Last week, a trio of environmental organizations filed suit challenging a federally subsidized loan for a coal-fired power plant near Great Falls, Montana.
Few should be surprised that Uncle Sugar often uses taxpayers' money in dumb ways, but even cynics may be surprised that there is a federal program that, in effect, pays utilities to emit greenhouse gases.
Let's take a tour down Alice in Wonderland Lane and explore how this came to be.
First, take a trip back in time to the mid-1930s and plant yourself in a farmhouse in some backwater county.
You keep food in an icebox. You cook it on a wood stove. You do dishes and laundry by hand. And you read by candlelight.
Life is hard. So, it's no wonder that you cheer the arrival of the New Deal's Rural Electrification Administration and its promises to bring light to the country darkness.
That, however, was 70 years ago. Rural America is electrified. The REA, now known as the Rural Utilities Service (RUS), should be thanked for a job well done and closed down.
Instead, an obsolete agency in search of immortality hangs on, peddling subsidized power plant loans to rural electric co-ops. Now, you could make a case for such financing in order to help new energy technology get a leg up in the marketplace.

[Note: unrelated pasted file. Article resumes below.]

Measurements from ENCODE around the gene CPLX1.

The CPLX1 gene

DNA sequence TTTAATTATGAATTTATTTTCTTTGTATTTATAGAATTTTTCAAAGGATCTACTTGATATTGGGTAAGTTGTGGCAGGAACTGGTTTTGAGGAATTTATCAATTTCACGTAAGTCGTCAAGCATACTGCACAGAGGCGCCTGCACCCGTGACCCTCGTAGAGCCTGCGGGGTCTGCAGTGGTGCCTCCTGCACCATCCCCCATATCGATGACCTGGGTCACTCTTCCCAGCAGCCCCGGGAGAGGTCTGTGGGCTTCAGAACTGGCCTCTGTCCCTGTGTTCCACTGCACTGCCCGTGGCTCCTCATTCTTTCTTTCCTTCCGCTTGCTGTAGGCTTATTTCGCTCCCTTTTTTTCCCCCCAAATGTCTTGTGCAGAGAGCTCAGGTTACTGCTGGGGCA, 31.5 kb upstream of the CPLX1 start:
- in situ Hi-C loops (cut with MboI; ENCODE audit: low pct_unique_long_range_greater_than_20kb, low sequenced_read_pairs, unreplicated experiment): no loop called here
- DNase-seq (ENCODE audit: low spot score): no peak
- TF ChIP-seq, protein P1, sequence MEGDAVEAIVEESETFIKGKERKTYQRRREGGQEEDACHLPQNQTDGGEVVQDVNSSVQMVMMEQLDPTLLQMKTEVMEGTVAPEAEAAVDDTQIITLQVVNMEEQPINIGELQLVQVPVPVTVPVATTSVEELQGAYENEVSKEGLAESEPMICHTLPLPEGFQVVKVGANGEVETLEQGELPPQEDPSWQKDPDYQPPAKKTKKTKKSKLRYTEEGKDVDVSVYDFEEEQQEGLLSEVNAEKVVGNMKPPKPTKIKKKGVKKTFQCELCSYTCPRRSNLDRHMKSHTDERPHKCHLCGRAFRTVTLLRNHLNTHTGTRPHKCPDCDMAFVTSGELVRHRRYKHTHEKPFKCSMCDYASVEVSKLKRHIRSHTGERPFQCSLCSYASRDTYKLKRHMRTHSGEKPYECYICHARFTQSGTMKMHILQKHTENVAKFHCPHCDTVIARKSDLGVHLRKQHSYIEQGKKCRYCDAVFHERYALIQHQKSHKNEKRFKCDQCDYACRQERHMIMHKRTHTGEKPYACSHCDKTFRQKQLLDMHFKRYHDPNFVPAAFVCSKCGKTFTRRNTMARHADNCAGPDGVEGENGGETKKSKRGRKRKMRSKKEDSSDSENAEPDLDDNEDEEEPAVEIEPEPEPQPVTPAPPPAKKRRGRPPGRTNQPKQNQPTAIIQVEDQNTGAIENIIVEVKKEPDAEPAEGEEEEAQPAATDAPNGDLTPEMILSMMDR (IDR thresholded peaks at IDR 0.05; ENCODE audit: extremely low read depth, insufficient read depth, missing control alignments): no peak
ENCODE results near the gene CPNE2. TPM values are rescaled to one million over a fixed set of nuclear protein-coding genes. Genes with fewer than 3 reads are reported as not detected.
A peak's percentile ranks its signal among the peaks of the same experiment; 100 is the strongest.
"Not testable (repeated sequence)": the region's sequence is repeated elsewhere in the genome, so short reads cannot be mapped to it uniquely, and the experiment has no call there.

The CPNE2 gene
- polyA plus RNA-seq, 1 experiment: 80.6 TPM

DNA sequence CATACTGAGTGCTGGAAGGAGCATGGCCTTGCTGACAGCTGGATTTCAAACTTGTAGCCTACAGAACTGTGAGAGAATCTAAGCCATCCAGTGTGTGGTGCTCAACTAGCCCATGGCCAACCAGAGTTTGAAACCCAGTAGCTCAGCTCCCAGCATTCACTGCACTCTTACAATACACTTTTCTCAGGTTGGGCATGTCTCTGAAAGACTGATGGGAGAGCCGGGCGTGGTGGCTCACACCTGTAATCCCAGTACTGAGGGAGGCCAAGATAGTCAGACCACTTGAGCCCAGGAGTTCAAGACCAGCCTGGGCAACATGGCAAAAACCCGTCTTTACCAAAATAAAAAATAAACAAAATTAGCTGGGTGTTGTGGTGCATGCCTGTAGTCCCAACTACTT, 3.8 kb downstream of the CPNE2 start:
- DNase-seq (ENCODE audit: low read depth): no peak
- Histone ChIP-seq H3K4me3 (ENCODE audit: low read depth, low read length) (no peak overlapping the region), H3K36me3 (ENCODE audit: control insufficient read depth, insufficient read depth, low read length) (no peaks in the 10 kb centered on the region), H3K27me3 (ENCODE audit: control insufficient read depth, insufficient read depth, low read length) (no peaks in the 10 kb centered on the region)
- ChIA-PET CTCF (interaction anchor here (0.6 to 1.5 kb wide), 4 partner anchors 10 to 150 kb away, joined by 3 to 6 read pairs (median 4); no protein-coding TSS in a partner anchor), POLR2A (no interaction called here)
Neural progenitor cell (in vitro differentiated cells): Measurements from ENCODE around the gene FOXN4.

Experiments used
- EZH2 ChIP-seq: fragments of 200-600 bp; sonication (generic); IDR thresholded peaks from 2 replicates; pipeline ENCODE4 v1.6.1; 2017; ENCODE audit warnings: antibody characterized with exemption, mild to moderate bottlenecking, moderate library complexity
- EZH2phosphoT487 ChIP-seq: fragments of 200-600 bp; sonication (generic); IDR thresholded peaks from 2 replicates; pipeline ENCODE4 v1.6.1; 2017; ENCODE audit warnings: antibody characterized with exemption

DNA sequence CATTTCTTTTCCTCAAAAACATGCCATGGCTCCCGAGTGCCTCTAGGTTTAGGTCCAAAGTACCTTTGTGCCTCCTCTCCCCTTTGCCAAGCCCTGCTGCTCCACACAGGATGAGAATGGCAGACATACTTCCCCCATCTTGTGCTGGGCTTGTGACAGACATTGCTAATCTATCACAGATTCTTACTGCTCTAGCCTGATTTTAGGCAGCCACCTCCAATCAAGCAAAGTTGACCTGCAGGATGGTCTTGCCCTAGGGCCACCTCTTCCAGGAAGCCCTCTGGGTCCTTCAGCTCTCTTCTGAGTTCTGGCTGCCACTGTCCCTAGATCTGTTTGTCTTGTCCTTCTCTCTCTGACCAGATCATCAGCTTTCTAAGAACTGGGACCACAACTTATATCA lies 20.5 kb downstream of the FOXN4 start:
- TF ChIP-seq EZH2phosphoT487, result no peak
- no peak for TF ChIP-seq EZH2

But that's not what is happening here. The enviros' lawsuit lists RUS plans to subsidize eight power plants, with a total capacity of nearly 3,000 megawatts, that would burn pulverized coal, the cheap and dowdy incumbent of power plant technology. Once up and running, those plants will let loose millions of tons of greenhouse gas emissions.
In their dash for federal cash, leaders of co-ops proposing the plants may have overlooked the broader public interest. Perhaps they'd like to know that global warming might not be kind to farm country. Think desiccated soils and heat stress on temperature-sensitive crops.
Challenges to RUS loan subsidies have come from good-government groups across the spectrum, from the Cato Institute on the right to Public Citizen on the left. President Bush's proposed 2008 budget calls for canning the program.
Such broad-based opposition may be no match, however, for the iron triangle of interest groups, congressmen, and bureaucracies. Rural electric co-ops are politically powerful. Earlier this year, 3,000 co-op supporters swooped through congressional offices in a lobbying onslaught organized by the National Rural Electric Cooperative Association.
There is nothing new about beneficiaries of government largesse predicting the demise of all that is good and true if their chow line is closed down. But subsidizing conventional coal plants is much more than a pork-barrel gimme that pokes taxpayers in the eye. Considering the risks that climate change poses to human society, it is nothing less than government malfeasance.
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